The problem with overwrought metaphors is that they’re metaphors and the audience does not always end up fearing what they are supposed to symbolize—instead, they start to fear the metaphor itself, the killer robot in this case. Androids prompt mistrust—they’re imposters trying to pass as human; we also fear the way they think, a fear that was explored in the Will Smith-helmed vehicle I, Robot, loosely based on the work of writer Isaac Asimov. The protagonist, played by Smith, hates robots and can’t bring himself to trust their kind, even though everyone around him seems to rely on them for help and service. Why? Because a robot once saved his life over that of a little girl—the robot calculated that her chance of surviving her drowning were smaller than his. Thus, the coldly calculating thinking machine becomes an object of hatred. The fear seems justified, but for some reason the protagonist’s hate does not extend to algorithms, only android. His trauma did not stop him from using autonomous cars. Was it because the car lacked human features?
The Three Laws of Robotics
Fear of the robot turning against its master and creator, in the vein of Frankenstein’s monster, is one of science fiction’s oldest tropes. Back in 1942, Isaac Asimov and editor John W. Campbell formulated the Three Laws of Robotics (which played a key role in the story of the Will Smith film), and laid them out in Asimov’s story Runaround:
1. A robot may not injure a human being or, through inaction, allow a human being to come to harm
2. A robot must obey the orders given it by human beings except where such orders would conflict with the First Law.
3. A robot must protect its own existence as long as such protection does not conflict with the First or Second Laws.
If the laws were real, there would never have been a Terminator, the killer robot Hector from the science fiction horror film Saturn 3, they would have prevented the eponymous Matrix or the rise of Cylons from Battlestar Galactica. Killer robots are and will be a part of our reality, however, because no law will be able to save us from buggy code. Janusz Wojciechowski’s Nowoczesne zabawki [Modern Toys], a favorite of mine from childhood, which proved deeply formative for me, dealt with just such situations. Alongside paeans to Soviet cybernetics and miraculous consumer electronics, the book featured a chapter exploring the history of robots—of which the most memorable part, at least to me, were the killer robots. The list included one heavy unit that went haywire and squashed its creator against a wall, a robot with faultily attached arm that ended up falling on an engineer’s head and killing him, and an electronic Father Frost, which went berserk after a power surge and demolished the exhibition it was displayed on. In none of these instances did a robot break the First Law.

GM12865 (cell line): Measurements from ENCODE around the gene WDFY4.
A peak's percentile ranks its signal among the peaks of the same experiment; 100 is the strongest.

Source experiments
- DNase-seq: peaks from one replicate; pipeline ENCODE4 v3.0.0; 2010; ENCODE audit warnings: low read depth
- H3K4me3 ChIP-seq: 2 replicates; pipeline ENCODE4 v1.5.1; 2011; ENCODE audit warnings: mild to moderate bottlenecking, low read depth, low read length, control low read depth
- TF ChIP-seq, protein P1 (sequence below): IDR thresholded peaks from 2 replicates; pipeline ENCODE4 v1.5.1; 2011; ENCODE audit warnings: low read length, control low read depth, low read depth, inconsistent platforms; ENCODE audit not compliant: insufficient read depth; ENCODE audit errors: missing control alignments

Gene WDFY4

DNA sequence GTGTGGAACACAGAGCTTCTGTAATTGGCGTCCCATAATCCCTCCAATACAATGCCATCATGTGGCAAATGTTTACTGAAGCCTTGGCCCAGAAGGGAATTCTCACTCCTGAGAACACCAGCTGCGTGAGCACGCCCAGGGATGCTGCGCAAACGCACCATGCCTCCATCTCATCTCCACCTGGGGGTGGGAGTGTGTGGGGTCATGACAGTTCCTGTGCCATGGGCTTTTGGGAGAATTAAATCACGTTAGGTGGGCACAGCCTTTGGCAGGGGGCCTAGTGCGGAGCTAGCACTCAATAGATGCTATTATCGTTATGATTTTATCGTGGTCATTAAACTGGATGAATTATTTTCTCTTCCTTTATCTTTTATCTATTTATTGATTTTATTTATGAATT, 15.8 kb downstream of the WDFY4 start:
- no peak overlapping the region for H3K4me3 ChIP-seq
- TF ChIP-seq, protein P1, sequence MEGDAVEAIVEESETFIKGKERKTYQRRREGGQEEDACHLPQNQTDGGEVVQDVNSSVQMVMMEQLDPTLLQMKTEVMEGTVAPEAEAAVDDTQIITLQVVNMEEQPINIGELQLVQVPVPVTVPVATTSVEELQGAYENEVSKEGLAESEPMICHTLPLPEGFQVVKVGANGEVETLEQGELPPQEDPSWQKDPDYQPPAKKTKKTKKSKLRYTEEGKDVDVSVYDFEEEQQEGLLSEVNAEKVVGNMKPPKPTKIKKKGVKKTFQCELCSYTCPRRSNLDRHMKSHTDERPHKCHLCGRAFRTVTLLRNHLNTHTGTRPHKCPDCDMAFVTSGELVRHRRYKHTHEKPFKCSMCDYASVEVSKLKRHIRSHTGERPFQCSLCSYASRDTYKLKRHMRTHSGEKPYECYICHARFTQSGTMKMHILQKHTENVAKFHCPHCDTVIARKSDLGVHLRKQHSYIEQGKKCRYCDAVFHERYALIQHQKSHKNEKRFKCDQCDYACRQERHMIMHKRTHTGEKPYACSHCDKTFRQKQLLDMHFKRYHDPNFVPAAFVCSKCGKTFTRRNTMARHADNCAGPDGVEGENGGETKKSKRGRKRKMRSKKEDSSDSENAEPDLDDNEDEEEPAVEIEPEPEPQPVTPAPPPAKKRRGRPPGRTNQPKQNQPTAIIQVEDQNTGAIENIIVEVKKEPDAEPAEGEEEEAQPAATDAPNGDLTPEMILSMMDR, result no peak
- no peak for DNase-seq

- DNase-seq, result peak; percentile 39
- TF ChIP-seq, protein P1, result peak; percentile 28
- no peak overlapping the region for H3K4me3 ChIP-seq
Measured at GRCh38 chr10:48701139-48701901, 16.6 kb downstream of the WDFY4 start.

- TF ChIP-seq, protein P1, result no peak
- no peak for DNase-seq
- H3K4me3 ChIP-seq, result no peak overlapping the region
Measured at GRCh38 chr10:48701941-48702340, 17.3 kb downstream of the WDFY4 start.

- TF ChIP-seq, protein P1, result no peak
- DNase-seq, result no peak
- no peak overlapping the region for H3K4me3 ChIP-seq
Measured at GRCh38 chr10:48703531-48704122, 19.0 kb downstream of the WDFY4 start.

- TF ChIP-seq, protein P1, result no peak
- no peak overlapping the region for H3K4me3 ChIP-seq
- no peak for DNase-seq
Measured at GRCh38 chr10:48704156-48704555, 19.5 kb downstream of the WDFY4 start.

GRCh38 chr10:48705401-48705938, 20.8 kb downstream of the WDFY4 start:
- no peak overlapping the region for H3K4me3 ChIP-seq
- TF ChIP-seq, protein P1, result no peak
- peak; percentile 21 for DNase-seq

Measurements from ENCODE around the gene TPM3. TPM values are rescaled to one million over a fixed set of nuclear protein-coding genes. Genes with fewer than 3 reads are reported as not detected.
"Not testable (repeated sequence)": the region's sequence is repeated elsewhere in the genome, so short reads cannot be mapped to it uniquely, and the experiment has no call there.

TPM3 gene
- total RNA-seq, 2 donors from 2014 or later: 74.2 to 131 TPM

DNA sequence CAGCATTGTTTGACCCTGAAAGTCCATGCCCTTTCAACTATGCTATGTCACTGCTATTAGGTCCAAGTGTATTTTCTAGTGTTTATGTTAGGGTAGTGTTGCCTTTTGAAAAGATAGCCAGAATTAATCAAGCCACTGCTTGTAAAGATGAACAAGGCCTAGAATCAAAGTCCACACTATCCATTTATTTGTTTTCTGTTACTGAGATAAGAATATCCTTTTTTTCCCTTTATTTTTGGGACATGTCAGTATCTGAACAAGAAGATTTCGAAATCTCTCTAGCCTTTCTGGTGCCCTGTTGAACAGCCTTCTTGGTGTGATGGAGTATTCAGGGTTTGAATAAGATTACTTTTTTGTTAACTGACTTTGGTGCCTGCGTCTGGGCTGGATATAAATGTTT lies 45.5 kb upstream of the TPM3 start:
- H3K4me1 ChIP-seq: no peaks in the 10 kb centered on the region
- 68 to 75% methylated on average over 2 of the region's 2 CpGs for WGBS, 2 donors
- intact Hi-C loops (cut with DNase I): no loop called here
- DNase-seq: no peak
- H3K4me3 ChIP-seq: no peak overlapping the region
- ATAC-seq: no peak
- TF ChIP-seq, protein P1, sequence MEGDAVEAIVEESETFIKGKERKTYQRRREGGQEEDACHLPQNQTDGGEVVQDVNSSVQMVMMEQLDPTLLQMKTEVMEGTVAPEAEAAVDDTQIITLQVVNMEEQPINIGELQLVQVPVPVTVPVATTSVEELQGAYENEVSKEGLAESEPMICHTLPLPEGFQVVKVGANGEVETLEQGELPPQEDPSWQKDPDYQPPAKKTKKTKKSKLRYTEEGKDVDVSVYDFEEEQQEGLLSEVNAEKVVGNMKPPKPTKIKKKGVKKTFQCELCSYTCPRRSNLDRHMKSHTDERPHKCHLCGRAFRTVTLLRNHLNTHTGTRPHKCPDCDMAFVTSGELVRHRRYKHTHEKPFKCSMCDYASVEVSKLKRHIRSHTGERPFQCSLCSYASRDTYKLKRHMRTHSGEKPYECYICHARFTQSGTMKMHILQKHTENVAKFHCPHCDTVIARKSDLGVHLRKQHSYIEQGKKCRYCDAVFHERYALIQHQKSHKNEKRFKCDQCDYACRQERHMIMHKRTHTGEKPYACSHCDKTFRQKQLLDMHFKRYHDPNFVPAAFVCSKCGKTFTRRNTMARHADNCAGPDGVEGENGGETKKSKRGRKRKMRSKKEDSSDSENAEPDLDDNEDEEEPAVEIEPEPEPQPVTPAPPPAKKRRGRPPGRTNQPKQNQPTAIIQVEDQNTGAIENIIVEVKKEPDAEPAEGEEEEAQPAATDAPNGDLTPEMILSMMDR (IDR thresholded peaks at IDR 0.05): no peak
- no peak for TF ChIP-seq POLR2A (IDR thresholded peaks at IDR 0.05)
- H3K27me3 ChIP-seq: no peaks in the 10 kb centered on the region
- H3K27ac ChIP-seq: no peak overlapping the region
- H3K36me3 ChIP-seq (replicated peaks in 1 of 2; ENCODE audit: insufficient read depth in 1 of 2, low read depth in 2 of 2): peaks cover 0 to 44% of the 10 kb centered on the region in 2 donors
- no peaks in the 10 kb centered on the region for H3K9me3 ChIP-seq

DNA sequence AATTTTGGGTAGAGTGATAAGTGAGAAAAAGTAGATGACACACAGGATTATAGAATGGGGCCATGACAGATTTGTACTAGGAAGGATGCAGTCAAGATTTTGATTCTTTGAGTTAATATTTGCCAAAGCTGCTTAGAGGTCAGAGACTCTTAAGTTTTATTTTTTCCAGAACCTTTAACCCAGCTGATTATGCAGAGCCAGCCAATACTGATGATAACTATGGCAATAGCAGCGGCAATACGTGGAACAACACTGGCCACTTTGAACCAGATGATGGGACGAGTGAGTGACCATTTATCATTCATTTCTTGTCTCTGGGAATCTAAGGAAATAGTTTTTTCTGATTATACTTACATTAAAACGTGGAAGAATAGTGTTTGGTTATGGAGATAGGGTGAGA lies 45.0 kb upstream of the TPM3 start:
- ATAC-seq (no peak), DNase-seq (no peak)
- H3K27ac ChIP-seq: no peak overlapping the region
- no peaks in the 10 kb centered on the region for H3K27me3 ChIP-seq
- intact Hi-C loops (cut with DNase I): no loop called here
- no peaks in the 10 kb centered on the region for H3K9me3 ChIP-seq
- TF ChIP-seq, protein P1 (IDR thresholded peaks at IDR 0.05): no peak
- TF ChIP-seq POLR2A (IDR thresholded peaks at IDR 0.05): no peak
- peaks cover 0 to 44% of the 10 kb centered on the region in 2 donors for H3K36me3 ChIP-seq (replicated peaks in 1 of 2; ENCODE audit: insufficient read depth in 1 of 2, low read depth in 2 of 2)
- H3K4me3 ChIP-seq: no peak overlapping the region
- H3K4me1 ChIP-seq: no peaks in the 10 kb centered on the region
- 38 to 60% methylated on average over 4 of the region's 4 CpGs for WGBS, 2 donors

Bugs in code and design flaws are what we should be worried with. I have a couple of robot toys at home, including a Lego Mindstorms android and my beloved Roomba, which keeps my apartment clean so I don’t have to. This is the future we ended up with—we were promised Terminators, what we got was gizmos keening “Error, error!” whenever they come across a shoelace. Naturally, even a seemingly helpless Roomba can do some real damage—the Internet is full of pictures of them smearing feces across entire rooms, while my friend’s unit suffered a failure of its edge detection subroutine and ended up falling to the floor from a mezzanine. I shudder to think what would have happened if it fell on someone’s head.
We fear androids and robot dogs because their appearance is too familiar. The horror that Spot evokes in our hearts is just the cyberpunk version of the fear of the big bad wolf from Red Riding Hood. What we should fret about, meanwhile, are algorithms—the invisible hand driving much of the decisions beyond human control. A while ago, Gazeta Wyborcza published Piotr Szostak’s undercover investigation for which he worked illegally as a deliveryman for Uber Eats: “The app can be wrong. Once it sent me to pick up a pizza, but when I pulled up the staff told me that I was already the fourth deliveryman asking about an order that was picked up by the first deliveryman.” The company is obviously sorry, but shuns any responsibility, hiding behind the algorithm and its decisions.
But before the algorithm can make its first decision, it has to be designed, written, and deployed, with humans involved at every step of the process. Often enough, bad algorithms are the product of badly designed processes (eg. when the Apple Watch engineers somehow forgot that roughly half of the human population menstruates) or engineer incompetence. These are the things that ought to scare us and that we ought to take under strict control before anyone clicks “start” and unleashes the killer code into the world.